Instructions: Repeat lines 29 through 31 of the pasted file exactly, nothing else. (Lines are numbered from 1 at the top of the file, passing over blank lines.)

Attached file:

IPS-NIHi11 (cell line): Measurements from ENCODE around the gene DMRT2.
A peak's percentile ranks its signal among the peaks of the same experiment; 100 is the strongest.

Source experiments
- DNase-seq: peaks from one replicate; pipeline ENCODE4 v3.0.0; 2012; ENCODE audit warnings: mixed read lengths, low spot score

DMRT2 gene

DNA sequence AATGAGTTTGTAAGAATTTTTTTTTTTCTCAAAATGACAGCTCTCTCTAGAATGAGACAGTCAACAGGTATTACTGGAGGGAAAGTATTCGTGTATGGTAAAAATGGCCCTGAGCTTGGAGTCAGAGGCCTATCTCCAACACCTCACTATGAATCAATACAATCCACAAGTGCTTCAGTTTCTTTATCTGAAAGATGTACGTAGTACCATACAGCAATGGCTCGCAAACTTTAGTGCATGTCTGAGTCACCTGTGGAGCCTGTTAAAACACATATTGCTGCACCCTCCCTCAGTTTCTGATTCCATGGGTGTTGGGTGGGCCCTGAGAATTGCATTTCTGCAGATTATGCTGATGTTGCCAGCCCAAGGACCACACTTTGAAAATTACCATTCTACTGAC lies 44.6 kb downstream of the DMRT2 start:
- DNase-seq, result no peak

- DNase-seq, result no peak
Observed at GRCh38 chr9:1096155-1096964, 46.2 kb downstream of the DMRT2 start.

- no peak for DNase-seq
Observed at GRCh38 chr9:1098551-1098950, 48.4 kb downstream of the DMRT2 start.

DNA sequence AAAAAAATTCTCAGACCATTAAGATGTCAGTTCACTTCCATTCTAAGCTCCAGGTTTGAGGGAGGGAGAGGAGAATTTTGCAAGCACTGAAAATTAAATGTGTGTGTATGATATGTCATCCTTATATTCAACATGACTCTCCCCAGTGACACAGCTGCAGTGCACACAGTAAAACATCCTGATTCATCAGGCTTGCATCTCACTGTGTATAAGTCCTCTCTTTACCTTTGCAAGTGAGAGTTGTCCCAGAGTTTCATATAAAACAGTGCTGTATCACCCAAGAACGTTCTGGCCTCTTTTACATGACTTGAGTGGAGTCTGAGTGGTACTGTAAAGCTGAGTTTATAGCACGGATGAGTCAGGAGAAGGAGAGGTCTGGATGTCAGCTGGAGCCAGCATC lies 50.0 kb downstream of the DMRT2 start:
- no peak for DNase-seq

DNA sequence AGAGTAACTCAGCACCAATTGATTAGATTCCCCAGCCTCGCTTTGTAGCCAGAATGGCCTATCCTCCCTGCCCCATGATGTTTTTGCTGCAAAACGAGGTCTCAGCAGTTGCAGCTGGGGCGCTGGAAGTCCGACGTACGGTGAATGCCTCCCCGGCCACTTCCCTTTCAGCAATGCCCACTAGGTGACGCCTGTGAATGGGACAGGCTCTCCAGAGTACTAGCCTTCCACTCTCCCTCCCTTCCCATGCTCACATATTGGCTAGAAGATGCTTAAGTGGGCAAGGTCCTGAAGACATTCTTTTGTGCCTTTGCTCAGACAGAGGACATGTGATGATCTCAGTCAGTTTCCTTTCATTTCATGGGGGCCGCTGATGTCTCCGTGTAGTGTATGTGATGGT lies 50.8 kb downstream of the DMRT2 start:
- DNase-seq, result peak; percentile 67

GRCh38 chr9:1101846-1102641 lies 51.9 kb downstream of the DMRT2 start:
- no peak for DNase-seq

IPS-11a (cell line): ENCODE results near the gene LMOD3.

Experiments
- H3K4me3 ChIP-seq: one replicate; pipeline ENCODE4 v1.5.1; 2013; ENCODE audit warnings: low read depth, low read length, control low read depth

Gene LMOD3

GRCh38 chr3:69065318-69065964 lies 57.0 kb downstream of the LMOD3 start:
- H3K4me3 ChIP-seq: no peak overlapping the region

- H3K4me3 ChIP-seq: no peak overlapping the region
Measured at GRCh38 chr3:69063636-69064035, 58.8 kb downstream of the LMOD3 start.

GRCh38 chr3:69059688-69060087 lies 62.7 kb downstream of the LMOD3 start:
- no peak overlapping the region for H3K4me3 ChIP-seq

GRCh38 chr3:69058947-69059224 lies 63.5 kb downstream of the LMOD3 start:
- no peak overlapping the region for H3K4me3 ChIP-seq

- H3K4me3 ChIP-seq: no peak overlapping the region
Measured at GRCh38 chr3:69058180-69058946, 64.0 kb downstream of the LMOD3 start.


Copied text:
- no peak overlapping the region for H3K4me3 ChIP-seq

- H3K4me3 ChIP-seq: no peak overlapping the region
Measured at GRCh38 chr3:69058180-69058946, 64.0 kb downstream of the LMOD3 start.